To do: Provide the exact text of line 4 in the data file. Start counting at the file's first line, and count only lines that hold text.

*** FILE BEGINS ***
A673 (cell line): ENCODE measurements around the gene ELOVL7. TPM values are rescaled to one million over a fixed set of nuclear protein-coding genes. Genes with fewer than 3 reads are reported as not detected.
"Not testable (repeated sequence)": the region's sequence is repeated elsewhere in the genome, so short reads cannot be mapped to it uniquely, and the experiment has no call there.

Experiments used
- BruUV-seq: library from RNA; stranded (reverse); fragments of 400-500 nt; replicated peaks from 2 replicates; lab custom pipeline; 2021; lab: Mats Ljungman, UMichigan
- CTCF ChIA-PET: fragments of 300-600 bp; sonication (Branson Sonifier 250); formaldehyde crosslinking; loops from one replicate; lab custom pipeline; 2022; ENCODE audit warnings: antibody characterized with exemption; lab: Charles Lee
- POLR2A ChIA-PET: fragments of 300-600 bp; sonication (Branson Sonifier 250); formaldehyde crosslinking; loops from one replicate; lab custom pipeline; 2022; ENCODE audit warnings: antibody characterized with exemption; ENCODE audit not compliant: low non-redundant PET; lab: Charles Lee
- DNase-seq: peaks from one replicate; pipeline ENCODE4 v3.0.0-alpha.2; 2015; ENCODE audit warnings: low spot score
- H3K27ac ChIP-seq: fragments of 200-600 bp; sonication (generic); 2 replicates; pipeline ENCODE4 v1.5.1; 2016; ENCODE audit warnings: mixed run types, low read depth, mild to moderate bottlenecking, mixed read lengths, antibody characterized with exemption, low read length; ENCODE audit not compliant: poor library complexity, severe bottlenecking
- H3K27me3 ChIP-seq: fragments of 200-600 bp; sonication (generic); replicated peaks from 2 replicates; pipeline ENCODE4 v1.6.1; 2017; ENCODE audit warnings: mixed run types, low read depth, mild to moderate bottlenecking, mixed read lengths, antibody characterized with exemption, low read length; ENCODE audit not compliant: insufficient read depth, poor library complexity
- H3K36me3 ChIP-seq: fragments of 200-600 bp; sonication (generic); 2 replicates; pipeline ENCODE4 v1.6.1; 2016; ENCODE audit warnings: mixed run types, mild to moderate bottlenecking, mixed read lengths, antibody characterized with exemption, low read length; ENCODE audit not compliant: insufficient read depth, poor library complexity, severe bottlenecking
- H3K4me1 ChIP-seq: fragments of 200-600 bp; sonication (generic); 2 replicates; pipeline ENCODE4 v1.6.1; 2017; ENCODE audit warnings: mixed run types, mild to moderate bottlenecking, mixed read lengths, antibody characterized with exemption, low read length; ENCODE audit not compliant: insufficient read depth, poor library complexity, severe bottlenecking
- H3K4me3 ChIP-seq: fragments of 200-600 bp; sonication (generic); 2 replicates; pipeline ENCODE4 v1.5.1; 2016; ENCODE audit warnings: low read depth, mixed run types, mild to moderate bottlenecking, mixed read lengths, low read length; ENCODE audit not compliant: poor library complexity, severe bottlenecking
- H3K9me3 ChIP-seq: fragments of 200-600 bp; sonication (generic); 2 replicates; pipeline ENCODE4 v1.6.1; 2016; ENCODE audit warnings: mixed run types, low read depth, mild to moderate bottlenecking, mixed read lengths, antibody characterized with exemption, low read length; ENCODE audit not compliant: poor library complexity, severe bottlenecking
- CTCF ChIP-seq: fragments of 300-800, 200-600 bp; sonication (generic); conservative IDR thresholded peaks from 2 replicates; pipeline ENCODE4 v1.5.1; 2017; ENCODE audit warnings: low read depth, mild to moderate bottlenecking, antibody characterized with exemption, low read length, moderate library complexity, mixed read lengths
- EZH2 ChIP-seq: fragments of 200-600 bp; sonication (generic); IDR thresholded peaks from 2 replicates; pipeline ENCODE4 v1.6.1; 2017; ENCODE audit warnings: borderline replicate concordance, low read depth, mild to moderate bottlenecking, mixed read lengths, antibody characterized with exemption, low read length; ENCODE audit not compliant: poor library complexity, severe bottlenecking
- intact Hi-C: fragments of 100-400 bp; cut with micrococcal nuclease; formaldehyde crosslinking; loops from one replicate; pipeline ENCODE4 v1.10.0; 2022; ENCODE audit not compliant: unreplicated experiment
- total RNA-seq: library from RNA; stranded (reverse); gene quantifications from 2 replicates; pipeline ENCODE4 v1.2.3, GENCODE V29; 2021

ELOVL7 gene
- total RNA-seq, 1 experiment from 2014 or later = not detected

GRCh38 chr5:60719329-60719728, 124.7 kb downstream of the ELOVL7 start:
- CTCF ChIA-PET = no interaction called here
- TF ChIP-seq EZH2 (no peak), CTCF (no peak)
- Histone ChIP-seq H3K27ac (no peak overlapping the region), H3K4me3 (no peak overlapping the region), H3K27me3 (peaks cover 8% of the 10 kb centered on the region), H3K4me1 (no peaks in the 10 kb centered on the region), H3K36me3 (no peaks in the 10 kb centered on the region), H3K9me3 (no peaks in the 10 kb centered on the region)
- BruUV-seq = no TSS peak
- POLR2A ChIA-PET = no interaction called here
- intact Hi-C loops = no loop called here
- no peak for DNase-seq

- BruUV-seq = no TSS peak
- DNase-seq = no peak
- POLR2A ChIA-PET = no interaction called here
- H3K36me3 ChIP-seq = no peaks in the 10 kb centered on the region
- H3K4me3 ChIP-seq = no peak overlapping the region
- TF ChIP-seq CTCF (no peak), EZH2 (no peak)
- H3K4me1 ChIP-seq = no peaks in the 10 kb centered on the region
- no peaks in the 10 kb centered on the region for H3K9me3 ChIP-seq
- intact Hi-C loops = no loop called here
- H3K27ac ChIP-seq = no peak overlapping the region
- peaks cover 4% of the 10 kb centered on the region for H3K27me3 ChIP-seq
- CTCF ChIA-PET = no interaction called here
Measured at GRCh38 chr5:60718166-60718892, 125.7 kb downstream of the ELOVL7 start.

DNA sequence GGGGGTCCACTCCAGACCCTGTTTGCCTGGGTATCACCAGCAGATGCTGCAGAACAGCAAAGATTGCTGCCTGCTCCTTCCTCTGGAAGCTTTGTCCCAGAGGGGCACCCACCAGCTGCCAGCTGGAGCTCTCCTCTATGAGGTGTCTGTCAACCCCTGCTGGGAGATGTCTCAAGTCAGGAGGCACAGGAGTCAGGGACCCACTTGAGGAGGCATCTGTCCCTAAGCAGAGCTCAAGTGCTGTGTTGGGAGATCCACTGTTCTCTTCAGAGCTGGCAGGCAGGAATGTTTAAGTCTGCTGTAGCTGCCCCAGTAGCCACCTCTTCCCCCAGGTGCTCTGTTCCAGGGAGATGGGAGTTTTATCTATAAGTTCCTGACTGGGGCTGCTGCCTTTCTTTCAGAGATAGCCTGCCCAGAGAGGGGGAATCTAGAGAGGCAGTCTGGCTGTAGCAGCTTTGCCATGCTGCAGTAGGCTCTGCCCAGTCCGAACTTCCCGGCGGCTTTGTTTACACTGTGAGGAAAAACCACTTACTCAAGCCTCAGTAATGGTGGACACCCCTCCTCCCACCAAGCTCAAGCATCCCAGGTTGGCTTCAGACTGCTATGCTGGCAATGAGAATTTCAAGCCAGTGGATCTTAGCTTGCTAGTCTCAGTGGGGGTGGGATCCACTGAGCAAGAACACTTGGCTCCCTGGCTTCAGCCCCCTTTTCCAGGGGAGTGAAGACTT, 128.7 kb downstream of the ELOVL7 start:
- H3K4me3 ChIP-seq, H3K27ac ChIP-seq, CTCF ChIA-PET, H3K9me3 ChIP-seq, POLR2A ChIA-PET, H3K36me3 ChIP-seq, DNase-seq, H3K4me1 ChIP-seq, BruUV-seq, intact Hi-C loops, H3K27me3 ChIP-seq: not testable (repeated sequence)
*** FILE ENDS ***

- BruUV-seq: library from RNA; stranded (reverse); fragments of 400-500 nt; replicated peaks from 2 replicates; lab custom pipeline; 2021; lab: Mats Ljungman, UMichigan